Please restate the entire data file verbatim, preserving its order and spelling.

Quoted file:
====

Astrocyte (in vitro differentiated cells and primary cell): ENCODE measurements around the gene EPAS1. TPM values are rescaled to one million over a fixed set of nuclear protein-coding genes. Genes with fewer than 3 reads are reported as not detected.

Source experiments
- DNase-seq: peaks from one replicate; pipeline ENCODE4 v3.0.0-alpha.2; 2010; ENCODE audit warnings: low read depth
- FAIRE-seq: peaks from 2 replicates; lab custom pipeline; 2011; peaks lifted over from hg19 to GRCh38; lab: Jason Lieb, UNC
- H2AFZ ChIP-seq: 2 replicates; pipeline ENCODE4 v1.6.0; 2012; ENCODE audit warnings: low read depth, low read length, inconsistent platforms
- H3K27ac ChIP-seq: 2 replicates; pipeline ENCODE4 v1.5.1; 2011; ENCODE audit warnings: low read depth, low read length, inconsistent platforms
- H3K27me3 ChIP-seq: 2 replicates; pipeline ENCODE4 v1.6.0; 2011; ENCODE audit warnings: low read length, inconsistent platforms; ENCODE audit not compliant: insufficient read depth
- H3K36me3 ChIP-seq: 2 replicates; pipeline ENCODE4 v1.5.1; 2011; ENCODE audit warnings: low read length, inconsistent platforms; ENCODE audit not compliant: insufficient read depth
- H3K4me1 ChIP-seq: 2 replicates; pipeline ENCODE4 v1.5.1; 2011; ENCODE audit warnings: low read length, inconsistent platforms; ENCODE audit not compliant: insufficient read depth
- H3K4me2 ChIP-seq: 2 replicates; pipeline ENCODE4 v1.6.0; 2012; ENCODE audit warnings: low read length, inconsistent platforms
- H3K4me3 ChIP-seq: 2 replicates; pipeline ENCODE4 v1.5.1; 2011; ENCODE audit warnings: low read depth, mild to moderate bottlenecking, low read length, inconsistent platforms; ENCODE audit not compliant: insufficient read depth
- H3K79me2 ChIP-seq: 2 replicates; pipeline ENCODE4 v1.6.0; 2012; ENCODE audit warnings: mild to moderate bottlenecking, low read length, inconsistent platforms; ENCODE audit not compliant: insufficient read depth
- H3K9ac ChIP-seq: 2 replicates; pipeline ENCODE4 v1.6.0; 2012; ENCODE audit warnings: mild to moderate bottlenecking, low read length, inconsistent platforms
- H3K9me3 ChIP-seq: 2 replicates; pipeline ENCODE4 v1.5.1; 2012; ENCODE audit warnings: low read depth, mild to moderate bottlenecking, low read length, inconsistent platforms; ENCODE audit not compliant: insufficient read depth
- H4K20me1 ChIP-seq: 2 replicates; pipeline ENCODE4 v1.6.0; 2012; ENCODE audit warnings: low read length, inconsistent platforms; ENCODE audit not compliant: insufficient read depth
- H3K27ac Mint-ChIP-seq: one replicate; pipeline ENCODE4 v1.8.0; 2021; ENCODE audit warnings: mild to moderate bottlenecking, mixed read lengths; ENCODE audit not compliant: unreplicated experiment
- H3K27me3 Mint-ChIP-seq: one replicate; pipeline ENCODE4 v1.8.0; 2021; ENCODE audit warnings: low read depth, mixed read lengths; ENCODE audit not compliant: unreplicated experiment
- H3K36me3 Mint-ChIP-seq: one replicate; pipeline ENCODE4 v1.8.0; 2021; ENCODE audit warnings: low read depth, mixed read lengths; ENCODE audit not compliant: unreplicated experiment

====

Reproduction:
Astrocyte (in vitro differentiated cells and primary cell): ENCODE measurements around the gene EPAS1. TPM values are rescaled to one million over a fixed set of nuclear protein-coding genes. Genes with fewer than 3 reads are reported as not detected.

Source experiments
- DNase-seq: peaks from one replicate; pipeline ENCODE4 v3.0.0-alpha.2; 2010; ENCODE audit warnings: low read depth
- FAIRE-seq: peaks from 2 replicates; lab custom pipeline; 2011; peaks lifted over from hg19 to GRCh38; lab: Jason Lieb, UNC
- H2AFZ ChIP-seq: 2 replicates; pipeline ENCODE4 v1.6.0; 2012; ENCODE audit warnings: low read depth, low read length, inconsistent platforms
- H3K27ac ChIP-seq: 2 replicates; pipeline ENCODE4 v1.5.1; 2011; ENCODE audit warnings: low read depth, low read length, inconsistent platforms
- H3K27me3 ChIP-seq: 2 replicates; pipeline ENCODE4 v1.6.0; 2011; ENCODE audit warnings: low read length, inconsistent platforms; ENCODE audit not compliant: insufficient read depth
- H3K36me3 ChIP-seq: 2 replicates; pipeline ENCODE4 v1.5.1; 2011; ENCODE audit warnings: low read length, inconsistent platforms; ENCODE audit not compliant: insufficient read depth
- H3K4me1 ChIP-seq: 2 replicates; pipeline ENCODE4 v1.5.1; 2011; ENCODE audit warnings: low read length, inconsistent platforms; ENCODE audit not compliant: insufficient read depth
- H3K4me2 ChIP-seq: 2 replicates; pipeline ENCODE4 v1.6.0; 2012; ENCODE audit warnings: low read length, inconsistent platforms
- H3K4me3 ChIP-seq: 2 replicates; pipeline ENCODE4 v1.5.1; 2011; ENCODE audit warnings: low read depth, mild to moderate bottlenecking, low read length, inconsistent platforms; ENCODE audit not compliant: insufficient read depth
- H3K79me2 ChIP-seq: 2 replicates; pipeline ENCODE4 v1.6.0; 2012; ENCODE audit warnings: mild to moderate bottlenecking, low read length, inconsistent platforms; ENCODE audit not compliant: insufficient read depth
- H3K9ac ChIP-seq: 2 replicates; pipeline ENCODE4 v1.6.0; 2012; ENCODE audit warnings: mild to moderate bottlenecking, low read length, inconsistent platforms
- H3K9me3 ChIP-seq: 2 replicates; pipeline ENCODE4 v1.5.1; 2012; ENCODE audit warnings: low read depth, mild to moderate bottlenecking, low read length, inconsistent platforms; ENCODE audit not compliant: insufficient read depth
- H4K20me1 ChIP-seq: 2 replicates; pipeline ENCODE4 v1.6.0; 2012; ENCODE audit warnings: low read length, inconsistent platforms; ENCODE audit not compliant: insufficient read depth
- H3K27ac Mint-ChIP-seq: one replicate; pipeline ENCODE4 v1.8.0; 2021; ENCODE audit warnings: mild to moderate bottlenecking, mixed read lengths; ENCODE audit not compliant: unreplicated experiment
- H3K27me3 Mint-ChIP-seq: one replicate; pipeline ENCODE4 v1.8.0; 2021; ENCODE audit warnings: low read depth, mixed read lengths; ENCODE audit not compliant: unreplicated experiment
- H3K36me3 Mint-ChIP-seq: one replicate; pipeline ENCODE4 v1.8.0; 2021; ENCODE audit warnings: low read depth, mixed read lengths; ENCODE audit not compliant: unreplicated experiment